The Pathway from Technician to ATP
on August 15, 2022
The path from repair technician to assistive technology professional (ATP) is a common journey taken in the complex rehab industry. According to the Rehabilitation Engineering and Assistive Technology Society of North America (RESNA), the ATP certification recognizes demonstrated competence in analyzing the needs of consumers with disabilities, assisting in the selection of appropriate assistive technology for the consumers' needs, and providing training in the use of the selected devices.
The better trained the technician, the more efficient they are, and the more accurate of an ATP they can become. Plus, these highly trained professionals can save time and money in the long run. How do we know that a better-trained technician saves a company time and money? The proof is in the pudding.
CRT equipment can be complicated to diagnose, and with seating functions and items that are needed for those who are unable to relieve pressure, there must be some electronic functionality. This has increased the complexity for repairing the equipment, along with limit switches and limitations for center of gravity and items we know very well, but most have no idea why it would be involved. It is imperative that ATPs and technicians be very clear in how they explain the process to the end-users of this equipment.
Is it possible to diagnose and triage the repair to decrease repair times? Absolutely. Would this cost more for diagnosis and repair? Yes, but if CRT providers are being paid for this service, then it would be much more likely that a repair technician and an ATP could complete a repair in a timelier manner while continuing to provide high-quality services. Plus, the end-user will stay healthier at a much higher rate with the result of having working equipment.
Another point to consider is the virtual component. We are seeing more CRT providers utilizing technology to try to diagnose issues with equipment, whether that be over the phone, through video, etc. If a technician is able to diagnose the issue with the end-user of the phone, that saves time, money, and effort when it comes to ordering parts.
Being able to accurately diagnose the equipment virtually, however, takes great skill by the repair technician. They must be very knowledgeable about the piece of equipment to be able to do this, and that’s where the importance of in-depth training comes into play.
The DMERT Group was formed as an effort to establish this competency standard. The DMERT Group is an industry supported non-profit certification body whose mission is to set the benchmark for DME and complex rehab repair training standards through industry collaboration. The DMERT Group has established a three-tier certification system. According to the DMERT Group:
- A DMERT Certified Technician is trained to troubleshoot an equipment repair more accurately, resulting in fewer field trips, saving fleet expenses and man-hours.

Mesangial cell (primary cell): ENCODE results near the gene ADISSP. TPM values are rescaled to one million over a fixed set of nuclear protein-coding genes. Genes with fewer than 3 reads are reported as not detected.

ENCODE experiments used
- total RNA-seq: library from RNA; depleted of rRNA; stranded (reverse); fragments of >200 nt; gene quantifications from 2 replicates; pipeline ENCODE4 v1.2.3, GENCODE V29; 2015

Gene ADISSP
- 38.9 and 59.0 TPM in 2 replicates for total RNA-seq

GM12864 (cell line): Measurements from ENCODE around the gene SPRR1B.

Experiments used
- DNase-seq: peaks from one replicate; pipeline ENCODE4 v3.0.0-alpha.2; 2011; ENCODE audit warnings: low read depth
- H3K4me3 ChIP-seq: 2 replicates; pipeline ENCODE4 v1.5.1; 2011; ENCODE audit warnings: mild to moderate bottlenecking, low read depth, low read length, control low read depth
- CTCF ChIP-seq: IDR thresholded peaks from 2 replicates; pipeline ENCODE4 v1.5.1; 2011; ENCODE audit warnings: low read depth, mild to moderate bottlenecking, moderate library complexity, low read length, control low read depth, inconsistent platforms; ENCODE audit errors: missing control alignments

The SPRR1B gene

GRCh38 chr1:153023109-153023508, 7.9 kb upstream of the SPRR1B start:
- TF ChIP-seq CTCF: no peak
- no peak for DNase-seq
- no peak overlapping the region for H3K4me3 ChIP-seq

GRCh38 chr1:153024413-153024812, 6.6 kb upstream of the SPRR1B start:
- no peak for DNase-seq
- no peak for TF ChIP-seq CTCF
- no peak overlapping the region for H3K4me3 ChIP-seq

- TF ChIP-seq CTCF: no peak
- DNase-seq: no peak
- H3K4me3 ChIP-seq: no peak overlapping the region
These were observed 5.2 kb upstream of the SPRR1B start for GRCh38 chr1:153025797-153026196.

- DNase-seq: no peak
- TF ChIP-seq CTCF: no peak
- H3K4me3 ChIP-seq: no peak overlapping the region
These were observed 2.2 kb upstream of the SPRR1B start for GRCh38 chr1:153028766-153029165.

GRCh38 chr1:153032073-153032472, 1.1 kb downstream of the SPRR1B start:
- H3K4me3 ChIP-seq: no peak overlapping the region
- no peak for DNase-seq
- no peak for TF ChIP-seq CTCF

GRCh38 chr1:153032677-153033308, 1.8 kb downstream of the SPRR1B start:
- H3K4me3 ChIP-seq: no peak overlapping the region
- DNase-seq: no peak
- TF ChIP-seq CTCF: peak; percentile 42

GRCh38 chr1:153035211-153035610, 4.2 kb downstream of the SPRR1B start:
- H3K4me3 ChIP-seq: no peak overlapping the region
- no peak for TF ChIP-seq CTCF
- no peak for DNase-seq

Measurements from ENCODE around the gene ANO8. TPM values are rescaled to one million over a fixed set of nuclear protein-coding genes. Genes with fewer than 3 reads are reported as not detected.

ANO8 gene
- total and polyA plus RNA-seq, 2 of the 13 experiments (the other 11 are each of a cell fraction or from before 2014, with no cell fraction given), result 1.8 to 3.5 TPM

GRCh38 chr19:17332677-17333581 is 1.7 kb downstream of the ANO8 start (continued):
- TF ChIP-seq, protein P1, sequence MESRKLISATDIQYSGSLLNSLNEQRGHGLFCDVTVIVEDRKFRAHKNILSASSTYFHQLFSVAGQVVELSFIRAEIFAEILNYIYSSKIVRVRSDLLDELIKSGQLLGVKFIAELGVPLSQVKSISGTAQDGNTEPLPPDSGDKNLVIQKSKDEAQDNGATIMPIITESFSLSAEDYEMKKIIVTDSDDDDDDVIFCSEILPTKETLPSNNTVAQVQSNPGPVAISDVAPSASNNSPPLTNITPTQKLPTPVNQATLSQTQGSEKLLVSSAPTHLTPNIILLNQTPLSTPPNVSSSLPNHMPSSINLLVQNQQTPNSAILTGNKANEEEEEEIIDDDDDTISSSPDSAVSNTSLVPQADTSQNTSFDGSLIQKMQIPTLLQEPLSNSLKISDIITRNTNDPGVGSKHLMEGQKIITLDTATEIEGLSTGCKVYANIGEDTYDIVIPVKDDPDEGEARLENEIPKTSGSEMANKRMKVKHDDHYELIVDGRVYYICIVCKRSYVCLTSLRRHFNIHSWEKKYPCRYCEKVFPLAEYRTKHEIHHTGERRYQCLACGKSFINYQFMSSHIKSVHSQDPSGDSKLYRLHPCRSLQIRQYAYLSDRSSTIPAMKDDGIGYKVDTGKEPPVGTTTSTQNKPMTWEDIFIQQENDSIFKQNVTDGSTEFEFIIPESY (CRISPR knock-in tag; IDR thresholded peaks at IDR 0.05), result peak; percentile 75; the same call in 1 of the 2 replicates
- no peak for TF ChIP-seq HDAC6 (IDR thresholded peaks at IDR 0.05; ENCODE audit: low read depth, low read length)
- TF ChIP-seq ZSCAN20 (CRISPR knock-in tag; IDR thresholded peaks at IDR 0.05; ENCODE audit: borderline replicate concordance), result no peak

- DMERT Certification shows dedication to knowledgeable, quality client services, setting your business apart from the competition.
- A DMERT Certified Technician can improve client safety through quality work and repair, potentially decreasing your company's liability.
- The DMERT Certification program provides improved ability to determine a career path for potential technicians seeking employment.
According to a recent article from Greg Packer, president of U.S. Rehab,
“With the DMERT Group being accepted and their certification being used in the industry, we are seeing correlative FMA data that shows better patient satisfaction and high-quality repair performance. We are collecting data to validate the performance of quality repair technicians in the industry, which does make a difference. Again, this relates to big data to help us understand patient needs and performance to drive outcomes and satisfaction.”
“The DMERT Group training and certification programs will help us establish standards and performance in the industry. The better the technician, the quicker the diagnostics, the faster the parts are ordered, and the quicker the rehab provider can put the patient back in a finished piece of equipment.”
DMERT Level 1 certification includes repair competencies on basic medical equipment from walkers and manual wheelchairs to hospital beds, scooters, and Group 2 consumer power wheelchairs. Level 2 certification includes CRT manual wheelchairs, Group 3 power wheelchairs, and basic seating adjustments and installation. Level 3 certification would certify a technician trainer who is able to teach in community colleges or another approved training venue. For more information on each of the DMERT certification levels, visit the DMERT Group website.
Clear standards also help set the stage for providing training resources that can be utilized throughout the CRT industry. The DMERT Group and U.S. Rehab have developed online and in-person tech training courses that offer continuing education credit/CEUs that can be used toward sitting for the DMERT exams. Click here for more information on training.
- complex rehab
- dmert group
- tech training